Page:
It’s NCAA tournament time and that means its time to fill out about 5 brackets. Most of my brackets are usually ripped apart by the second round, but it’s still exciting to mark your brackets right and wrong. I still remember staring at the TV in shock as Hampton upset my final four Iowa State Cyclones with Jamaal Tinsley in the 2001 Tournament. Everyone else was cheering about the 15-2 upset, but I was banging my head up against a wall. Anyway, I still always pick SEC teams. In 1996, I picked Kentucky to go all the way, and ended up winning my pool. As a result, I keep thinking it will happen again.
At risk of dropping a “thud” on this exciting bracket enterprise, I pose a question? Is gambling inherently wrong? Now, of course, millions of dollars (2.5 billion in 1995) change hands during the NCAA tournament, and I’ve participated many times. But an article I read in World magazine
and the upcoming tournament has prompted me to think again about the notion of gambling. Is there really such a thing as just “innocent, fun filled” gambling? I’m going to say no…and here are the 4 reasons.
1) Stealing – at risk of sounding like a crazy Pharisee, I believe gambling is a violation of the eighth commandment. All of God’s commands have both a negative and a positive side. For example, we are not only to abstain from taking life, but also to promote and help prosper life. The eighth commandment is no different. We are instructed not to steal, but also conversely commanded to “further the outward estate of ourselves and others” (Westminster Larger Catechism)
I think it’s safe to say that gambling is in contradiction with the positive side of the eighth commandment. When we gamble, we are in no way lovingly helping and furthering the wealth, life, and estate of our neighbor. Gambling is utterly selfish. It seeks to take money from an individual without providing a service beneficial to others. When one gambles, he is NOT Looking “not only to his own interests, but also to the interest of others.” (Phil. 2:4).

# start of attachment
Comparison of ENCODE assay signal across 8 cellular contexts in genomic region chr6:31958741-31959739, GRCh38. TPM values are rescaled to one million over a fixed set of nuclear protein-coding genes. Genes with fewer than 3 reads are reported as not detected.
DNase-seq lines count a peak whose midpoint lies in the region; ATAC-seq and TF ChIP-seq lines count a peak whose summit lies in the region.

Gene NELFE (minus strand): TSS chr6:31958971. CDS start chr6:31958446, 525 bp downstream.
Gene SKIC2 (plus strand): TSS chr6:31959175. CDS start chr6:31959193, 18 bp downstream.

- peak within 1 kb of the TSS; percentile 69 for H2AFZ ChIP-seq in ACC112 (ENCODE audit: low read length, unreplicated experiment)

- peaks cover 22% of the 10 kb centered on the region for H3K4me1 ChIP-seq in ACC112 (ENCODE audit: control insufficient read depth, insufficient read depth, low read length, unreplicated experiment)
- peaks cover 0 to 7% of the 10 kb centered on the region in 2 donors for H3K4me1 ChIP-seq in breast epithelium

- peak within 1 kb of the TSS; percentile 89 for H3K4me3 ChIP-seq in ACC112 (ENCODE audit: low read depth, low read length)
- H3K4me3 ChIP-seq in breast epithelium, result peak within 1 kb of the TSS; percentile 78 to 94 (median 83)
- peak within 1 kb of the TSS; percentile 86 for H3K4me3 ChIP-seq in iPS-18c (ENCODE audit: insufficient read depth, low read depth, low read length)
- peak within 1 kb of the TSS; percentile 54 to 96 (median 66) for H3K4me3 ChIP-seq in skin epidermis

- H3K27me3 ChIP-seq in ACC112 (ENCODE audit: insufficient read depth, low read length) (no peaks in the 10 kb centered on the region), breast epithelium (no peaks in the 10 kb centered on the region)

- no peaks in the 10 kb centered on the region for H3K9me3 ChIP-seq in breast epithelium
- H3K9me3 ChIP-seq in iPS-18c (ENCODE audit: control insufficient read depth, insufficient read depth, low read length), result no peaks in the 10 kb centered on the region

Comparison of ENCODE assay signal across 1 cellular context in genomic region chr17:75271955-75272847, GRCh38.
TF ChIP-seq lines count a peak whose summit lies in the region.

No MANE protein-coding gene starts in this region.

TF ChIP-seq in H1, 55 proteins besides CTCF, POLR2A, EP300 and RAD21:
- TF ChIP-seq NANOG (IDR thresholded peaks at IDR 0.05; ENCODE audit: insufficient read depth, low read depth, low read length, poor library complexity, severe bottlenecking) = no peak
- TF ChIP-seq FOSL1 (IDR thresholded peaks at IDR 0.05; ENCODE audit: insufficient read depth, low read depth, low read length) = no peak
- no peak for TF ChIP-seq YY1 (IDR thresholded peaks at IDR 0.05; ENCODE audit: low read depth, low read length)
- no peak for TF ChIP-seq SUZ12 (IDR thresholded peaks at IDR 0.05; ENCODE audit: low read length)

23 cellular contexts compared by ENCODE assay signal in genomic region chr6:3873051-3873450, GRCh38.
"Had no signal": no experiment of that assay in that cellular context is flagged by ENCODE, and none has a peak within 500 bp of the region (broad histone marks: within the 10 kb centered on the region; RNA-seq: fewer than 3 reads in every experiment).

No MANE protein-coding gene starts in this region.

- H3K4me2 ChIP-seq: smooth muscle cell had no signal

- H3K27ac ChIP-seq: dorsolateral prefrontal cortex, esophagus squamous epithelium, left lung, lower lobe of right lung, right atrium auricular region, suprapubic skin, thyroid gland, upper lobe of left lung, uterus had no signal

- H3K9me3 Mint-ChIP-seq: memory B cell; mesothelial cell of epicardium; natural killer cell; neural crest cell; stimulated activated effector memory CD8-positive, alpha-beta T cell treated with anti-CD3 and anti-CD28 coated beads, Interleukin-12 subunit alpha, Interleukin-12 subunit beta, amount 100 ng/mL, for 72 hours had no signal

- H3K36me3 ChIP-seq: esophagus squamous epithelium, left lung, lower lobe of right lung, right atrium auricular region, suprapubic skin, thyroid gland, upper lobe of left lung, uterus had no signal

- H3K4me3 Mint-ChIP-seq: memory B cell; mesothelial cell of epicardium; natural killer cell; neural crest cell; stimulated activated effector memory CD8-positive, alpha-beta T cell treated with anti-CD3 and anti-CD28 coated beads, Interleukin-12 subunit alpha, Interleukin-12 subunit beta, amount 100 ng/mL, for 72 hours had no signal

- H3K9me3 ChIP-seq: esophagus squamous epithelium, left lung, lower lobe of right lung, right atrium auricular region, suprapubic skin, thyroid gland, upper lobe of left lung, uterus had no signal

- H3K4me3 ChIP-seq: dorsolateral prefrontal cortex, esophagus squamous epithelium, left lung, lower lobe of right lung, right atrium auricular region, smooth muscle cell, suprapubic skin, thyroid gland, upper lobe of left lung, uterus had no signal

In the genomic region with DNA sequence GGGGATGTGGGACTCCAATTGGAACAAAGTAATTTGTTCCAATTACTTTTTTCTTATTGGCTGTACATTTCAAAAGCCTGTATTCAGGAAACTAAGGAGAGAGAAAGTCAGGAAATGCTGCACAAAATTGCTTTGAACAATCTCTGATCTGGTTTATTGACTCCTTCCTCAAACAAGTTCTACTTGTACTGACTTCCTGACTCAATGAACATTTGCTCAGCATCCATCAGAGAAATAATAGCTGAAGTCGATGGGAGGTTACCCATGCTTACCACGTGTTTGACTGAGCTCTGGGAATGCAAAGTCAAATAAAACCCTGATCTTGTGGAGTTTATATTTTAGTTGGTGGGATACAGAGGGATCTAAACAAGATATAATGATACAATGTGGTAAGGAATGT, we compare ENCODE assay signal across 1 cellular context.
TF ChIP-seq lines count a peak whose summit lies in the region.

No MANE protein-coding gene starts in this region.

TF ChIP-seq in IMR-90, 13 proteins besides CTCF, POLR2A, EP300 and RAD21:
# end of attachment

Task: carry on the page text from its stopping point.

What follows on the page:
The Larger Catechism understands that true obedience to the eighth commandments means that money out of one’s pocket must go towards a product or service that is furthering the estate of others. For example, I pay a doctor who then gives me a product that increases my estate of health…hopefully. How is gambling different than the stock market you ask? The stock market is investment. It is investing in companies that will then in turn produce a product or service that “furthers the wealth and estate of others.” Of course, investing in companies that do NOT do this would also be a violation, but that is a different discussion.
2) Another reasoning we use to justify gambling is cloaking it with an “entertainment” label. (Trust me, I’ve used this.) If I walk into a casino and spend $30 for 4 hours of entertainment, what’s the difference between that and a night at the movies? Movie ticke
ts do seem like they will reach the $30 mark soon, but that is beside the point.
The rational doesn’t work, though I’ve convinced myself many times it does. First of all, labeling something differently still doesn’t cover up what the act is at its core (see reason #1). Sure, one could argue that a strip club is entertainment, but it doesn’t make the act right.